Why Your Fitness Routine Should Include Singing

Posted by Norman Bailey on Saturday, April 9, 2016 Under: Singing

How much keep fit gear do you own?  Is the thought of doing exercises or even the idea of actually going to the gym tiring you out?

Then maybe you should consider joining a choir instead.

Experts are lining up to convince you that when it comes to giving you a top-to-toe tune up there’s nothing better than a good sing-a-long. For example, do you know how singing can reduce your stress levels or how good it is for your heart and lungs?   And if being able to tone your upper body and sorting out your posture wasn't enough, it’s also going to put a few extra years on your life.

All this from the humble past-time of singing?

Apparently so.

According to Professor Graham Welch, Chair of Music Education at the Institute of Education, University of London, singing will give you a physical and psychological boost.   For the past 30 years he’s studied the developmental and medical aspects of singing.

And he states.

“Singing has physical benefits because it is an aerobic activity that increases oxygenation in the blood stream and exercises major muscle groups in the upper body, even when sitting. Singing has psychological benefits because of its normally positive effect in reducing stress levels through the action of the endocrine system which is linked to our sense of emotional well-being.”

So singing is an aerobic exercise.  Well if you have no desire to travel back to the 80s.  Or if you’ve never had a fondness for legwarmers, Lycra and fluorescent sweatbands, then here’s a much cooler alternative.  If only someone had told you sooner.

Group singing is even better for you

Singing can even help you live longer.  Especially when you join forces with others.   According to the findings of a joint Harvard and Yale study, choral singing increased the life expectancy of singers in New Haven, Connecticut. The report concluded that this was because singing promoted both a healthy heart and an enhanced mental state. Another study at the University of California has reported higher levels of immune system proteins in the saliva of choristers after performing a complex Beethoven masterwork.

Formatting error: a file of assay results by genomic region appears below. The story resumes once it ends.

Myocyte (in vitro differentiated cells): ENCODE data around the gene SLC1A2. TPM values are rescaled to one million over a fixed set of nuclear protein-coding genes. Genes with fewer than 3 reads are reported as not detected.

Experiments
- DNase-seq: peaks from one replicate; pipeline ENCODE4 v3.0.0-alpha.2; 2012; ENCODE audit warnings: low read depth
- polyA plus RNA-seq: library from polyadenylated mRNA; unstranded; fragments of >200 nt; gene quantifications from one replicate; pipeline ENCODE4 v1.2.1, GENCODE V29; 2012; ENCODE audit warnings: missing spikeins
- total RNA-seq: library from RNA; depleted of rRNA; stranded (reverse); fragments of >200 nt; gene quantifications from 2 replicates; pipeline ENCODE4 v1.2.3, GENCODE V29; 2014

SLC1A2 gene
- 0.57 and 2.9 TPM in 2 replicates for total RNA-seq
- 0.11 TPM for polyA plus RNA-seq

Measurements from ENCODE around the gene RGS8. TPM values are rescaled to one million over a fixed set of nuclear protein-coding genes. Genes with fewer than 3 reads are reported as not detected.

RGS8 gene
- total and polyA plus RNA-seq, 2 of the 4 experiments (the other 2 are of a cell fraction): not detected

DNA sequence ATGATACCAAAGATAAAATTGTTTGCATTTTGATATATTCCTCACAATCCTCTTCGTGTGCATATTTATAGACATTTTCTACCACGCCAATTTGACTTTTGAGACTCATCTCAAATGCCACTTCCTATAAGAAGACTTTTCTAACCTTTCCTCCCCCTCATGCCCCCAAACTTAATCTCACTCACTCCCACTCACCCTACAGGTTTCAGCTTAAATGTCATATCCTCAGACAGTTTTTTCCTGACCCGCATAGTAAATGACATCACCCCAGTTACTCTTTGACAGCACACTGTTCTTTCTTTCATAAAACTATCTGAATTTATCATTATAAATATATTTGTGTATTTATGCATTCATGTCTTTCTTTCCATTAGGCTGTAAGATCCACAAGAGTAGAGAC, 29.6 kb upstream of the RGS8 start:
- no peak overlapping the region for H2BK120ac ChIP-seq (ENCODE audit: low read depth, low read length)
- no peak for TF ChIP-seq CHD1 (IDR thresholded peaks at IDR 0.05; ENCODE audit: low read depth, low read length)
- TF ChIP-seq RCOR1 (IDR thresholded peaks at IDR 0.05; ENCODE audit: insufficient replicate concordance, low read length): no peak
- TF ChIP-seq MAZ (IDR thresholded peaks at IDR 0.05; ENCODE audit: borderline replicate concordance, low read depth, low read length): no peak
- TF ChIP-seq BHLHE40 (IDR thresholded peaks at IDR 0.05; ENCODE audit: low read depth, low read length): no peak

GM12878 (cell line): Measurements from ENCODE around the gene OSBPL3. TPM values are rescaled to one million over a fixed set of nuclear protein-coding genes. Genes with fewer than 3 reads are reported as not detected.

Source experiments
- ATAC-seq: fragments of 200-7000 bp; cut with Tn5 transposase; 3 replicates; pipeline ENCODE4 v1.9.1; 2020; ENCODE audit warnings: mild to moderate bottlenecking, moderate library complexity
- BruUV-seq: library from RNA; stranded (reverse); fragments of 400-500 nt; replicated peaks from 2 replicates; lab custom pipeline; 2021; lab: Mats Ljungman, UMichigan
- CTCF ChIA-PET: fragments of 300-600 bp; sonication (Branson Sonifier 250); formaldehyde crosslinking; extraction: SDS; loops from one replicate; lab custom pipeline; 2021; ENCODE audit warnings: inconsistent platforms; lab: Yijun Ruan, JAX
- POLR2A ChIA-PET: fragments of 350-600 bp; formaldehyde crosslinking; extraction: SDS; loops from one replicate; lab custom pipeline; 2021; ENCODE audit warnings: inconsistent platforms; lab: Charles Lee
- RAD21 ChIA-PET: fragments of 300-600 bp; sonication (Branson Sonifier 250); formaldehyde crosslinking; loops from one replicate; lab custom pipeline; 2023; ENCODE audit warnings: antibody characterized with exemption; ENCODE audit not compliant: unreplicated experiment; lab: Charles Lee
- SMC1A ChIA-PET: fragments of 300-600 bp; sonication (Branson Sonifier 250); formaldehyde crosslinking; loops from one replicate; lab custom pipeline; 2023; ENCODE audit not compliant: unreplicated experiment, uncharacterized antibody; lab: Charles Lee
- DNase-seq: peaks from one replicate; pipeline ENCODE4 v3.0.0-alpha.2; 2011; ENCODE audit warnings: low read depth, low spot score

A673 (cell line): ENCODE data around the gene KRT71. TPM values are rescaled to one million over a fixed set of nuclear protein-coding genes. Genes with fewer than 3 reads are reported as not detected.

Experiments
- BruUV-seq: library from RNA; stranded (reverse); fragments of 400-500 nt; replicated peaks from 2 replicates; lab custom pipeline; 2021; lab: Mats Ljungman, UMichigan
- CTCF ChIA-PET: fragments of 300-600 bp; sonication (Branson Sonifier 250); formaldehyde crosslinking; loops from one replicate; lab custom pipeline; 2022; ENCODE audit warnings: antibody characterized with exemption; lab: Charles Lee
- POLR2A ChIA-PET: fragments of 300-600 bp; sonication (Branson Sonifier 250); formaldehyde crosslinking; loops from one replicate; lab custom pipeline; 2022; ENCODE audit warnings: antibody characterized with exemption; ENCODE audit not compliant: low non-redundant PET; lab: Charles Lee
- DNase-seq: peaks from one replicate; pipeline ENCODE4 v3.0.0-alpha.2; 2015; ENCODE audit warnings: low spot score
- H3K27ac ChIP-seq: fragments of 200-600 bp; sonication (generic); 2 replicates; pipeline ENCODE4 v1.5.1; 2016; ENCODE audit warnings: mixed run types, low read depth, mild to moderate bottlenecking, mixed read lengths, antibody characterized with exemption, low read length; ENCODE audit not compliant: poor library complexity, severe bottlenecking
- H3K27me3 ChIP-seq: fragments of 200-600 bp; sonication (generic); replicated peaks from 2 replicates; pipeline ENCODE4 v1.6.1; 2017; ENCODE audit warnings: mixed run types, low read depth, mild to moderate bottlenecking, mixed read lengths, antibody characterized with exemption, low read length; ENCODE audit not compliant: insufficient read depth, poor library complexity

That explains what happen at a one of my voice workshops recently.  One visitor had this to say about her experience, “Who would think that breathing and singing exercises could be so tiring, my muscles hurt from inside.” I did panic a bit here because I don’t want to wear people out and put them off singing.  I was pleased that her next words were, “Had a lot of fun, thanks for great experience.”  Phew!

Thank goodness she got some of the psychologically benefits as well.  She went on to say, “The breathing exercises, tuning into the moment (when focusing where the sound vibrates), plus not feeling cautious about how you sound gave me such huge sense of freedom and being in the now.   I think people like me who are constantly busy would appreciate the opportunity to pause for the moment and sing their heart out.”  And finished by describing the experience as ‘Exercise for the soul.  So spiritual benefits too it seems.  I’ll have to look into this a bit more.

So sing..sing..sing.

If you don’t feel ready for the choir thing, then start by singing along with your favourite tunes.  It really doesn't matter what you sound like. The singing fairy doesn't care.  She’ll bestow her blessing on you no matter what.

If you do want to improve your voice then take a few lessons or join a choir that teaches you how to sing.  They don’t all do that apparently, so make sure you ask before you join.  And remember the main point of all this is to have fun.

Give it a go.  I’d love to hear how you get on.

In : Singing 


Art will feed itself

Life-long creative. I have one goal in life and that is to live from my creative endeavours, That what my motto 'Art will feed itself' means. this.